The state House of Representatives has found a way to keep Puget Sound’s passenger-only ferries funded in the short term, Rep. Jeff Morris (D-Anacortes) told local officials and private ferry owners Thursday.
The House Transportation Committee’s proposal includes cutting passenger-only service between Bremerton and Seattle but keeping the Vashon Island-Seattle route. Two new routes from Seattle to Kingston and Southworth also are planned for commuting hours.
But the real question is whether Kitsap Transit should take over the so-called foot ferries in the near future.
“The overall ferry system is in a death spiral, and our first priority is to make the ferry system whole again,” Morris said.
Ferry system Director Mike Thorne has recommended discontinuing foot-ferry service this summer due to increasing operating costs and the fact the boats are only slightly faster than car ferries, yet carry far fewer passengers.
If passenger-only service is to be saved, the House recommended increasing fares to cover 40 percent of operating costs. Now, only 28 percent of foot-ferry funding comes from fares.
Senate Highways and Transportation Committee chairman Jim Horn (R-Mercer Island) questioned whether passengers would pay $12 per round trip versus the current $7.10. The House plan also would eliminate the discounted fares many passengers pay.
The only long-term solution is a public-private partnership between Kitsap Transit and companies such as Argosy and Clipper Navigation, said Rep. Beverly Woods (R-Poulsbo). If local government provides the infrastructure, Woods is confident private contractors could operate the ferries at a competitive cost.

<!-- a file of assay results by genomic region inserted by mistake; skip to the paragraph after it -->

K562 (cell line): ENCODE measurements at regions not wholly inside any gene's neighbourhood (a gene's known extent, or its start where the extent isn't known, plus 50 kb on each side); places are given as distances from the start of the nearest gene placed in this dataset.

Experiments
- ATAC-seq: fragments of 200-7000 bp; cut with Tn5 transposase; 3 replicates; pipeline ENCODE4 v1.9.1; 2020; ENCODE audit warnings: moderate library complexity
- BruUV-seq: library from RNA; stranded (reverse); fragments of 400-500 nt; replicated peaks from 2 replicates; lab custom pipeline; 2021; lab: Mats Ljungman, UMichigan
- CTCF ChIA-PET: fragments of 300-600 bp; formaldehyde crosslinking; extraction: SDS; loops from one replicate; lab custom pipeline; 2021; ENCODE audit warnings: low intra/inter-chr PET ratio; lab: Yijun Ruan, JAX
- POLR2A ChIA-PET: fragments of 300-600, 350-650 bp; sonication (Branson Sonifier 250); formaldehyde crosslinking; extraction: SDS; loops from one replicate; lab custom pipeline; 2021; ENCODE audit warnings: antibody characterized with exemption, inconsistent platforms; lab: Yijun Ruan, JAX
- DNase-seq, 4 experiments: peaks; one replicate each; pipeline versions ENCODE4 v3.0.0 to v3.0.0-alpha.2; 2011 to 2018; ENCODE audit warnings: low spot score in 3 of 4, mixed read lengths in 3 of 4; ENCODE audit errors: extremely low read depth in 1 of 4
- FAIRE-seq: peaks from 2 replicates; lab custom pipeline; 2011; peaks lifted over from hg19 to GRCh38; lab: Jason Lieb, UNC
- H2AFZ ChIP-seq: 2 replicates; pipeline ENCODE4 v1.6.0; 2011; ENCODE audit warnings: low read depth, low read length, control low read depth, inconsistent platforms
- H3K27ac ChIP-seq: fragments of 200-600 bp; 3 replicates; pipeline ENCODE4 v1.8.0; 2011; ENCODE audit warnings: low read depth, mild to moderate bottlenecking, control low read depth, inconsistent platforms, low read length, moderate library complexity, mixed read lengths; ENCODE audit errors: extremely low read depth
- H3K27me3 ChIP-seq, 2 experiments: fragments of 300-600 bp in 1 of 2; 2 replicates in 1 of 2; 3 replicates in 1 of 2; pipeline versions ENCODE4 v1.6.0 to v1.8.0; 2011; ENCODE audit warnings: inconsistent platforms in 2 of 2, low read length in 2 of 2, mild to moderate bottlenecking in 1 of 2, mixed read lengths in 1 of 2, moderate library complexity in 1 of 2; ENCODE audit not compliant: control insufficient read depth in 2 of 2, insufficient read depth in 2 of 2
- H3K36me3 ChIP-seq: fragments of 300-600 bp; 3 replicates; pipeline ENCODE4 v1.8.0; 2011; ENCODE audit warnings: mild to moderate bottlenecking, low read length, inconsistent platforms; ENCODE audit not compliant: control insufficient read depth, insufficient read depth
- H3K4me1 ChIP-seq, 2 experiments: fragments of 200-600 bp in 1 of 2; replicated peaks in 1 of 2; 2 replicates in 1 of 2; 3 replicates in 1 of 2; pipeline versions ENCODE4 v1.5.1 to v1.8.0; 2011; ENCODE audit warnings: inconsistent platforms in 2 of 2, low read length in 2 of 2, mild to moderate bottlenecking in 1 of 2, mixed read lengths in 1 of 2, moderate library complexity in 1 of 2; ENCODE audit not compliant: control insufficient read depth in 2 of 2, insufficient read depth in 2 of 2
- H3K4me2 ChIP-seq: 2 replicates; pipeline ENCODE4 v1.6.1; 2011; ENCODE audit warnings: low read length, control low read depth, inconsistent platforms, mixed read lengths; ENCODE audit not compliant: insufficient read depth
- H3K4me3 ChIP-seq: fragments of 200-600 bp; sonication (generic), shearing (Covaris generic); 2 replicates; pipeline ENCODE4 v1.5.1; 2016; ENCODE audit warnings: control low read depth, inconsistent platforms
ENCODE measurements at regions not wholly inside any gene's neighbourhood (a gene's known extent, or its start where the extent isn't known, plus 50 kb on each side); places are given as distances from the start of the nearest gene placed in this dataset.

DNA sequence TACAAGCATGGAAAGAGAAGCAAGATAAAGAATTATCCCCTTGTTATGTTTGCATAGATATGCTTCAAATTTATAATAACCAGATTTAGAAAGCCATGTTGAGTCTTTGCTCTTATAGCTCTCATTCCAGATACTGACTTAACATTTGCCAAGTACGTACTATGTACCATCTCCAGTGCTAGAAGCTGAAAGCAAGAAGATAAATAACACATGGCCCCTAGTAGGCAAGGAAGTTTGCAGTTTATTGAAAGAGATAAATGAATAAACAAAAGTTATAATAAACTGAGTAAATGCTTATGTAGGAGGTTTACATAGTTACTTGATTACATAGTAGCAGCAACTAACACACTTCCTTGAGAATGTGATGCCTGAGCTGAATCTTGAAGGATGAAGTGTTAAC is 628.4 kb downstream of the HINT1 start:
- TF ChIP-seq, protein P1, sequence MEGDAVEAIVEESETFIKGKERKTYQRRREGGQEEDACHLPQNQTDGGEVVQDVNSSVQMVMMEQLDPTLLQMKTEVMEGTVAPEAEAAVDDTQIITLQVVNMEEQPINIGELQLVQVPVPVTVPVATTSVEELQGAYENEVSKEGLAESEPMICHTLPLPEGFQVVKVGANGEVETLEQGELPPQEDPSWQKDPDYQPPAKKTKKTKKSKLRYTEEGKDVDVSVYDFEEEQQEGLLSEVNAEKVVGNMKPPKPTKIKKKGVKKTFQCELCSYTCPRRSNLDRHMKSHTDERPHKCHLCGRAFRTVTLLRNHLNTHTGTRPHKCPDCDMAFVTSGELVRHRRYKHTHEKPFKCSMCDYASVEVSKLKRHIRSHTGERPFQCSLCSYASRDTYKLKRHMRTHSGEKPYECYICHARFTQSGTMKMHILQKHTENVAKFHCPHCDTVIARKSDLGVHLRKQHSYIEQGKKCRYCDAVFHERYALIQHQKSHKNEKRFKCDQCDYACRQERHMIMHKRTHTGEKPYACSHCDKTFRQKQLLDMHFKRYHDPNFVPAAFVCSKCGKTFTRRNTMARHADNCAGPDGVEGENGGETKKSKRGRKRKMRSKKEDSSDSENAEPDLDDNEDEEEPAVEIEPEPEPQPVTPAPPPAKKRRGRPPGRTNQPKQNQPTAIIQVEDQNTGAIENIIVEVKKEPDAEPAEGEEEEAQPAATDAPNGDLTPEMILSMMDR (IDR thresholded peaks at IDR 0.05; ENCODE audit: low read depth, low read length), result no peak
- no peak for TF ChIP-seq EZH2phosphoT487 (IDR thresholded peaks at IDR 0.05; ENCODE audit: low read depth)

“No private business will get into this business on their own. If we make public docks and subsidies available, we can get there together,” she said.
Argosy president John Blackman echoed Woods’ opinion, saying private companies are willing to step in as long as government subsidizes the capital costs of vessels and docks.
Kitsap Transit has a $50 million plan to buy 15 passenger boats that would provide service between Bremerton, Southworth, Kingston, Vashon and Seattle. Kitsap County voters would have to approve a local sales tax increase of up to 0.8 percent and a motor vehicle tax hike of up to 0.9 percent this November to pay for the service.
Federal grants could be available for the Kitsap Transit project, said Federal Transportation Agency spokesman Rick Krochalis. Start-up grants for new transportation programs and air-quality improvement funds are available, because the transit agency’s new boats would have cleaner engines than the five current foot ferries.
The Cascadia Project, a regional transportation study group sponsored by the nonprofit Discovery Institute, held Thursday’s meeting so local business and government leaders could discuss ways to improve Western Washington’s ferry system.
Cascadia director Bruce Agnew said he hoped Washington would learn from San Francisco, which has expanded ferry routes throughout the Bay area to complement bus and rail service. If the Kitsap Transit model works, smaller “water taxi” routes could someday link Everett to Seattle and Tacoma to Gig Harbor.
The Port of Tacoma is in the preliminary stages of planning a foot-ferry service, and port officials will watch the Kitsap situation closely, spokeswoman Julie Collins said.
John DeWeese: 360-943-7123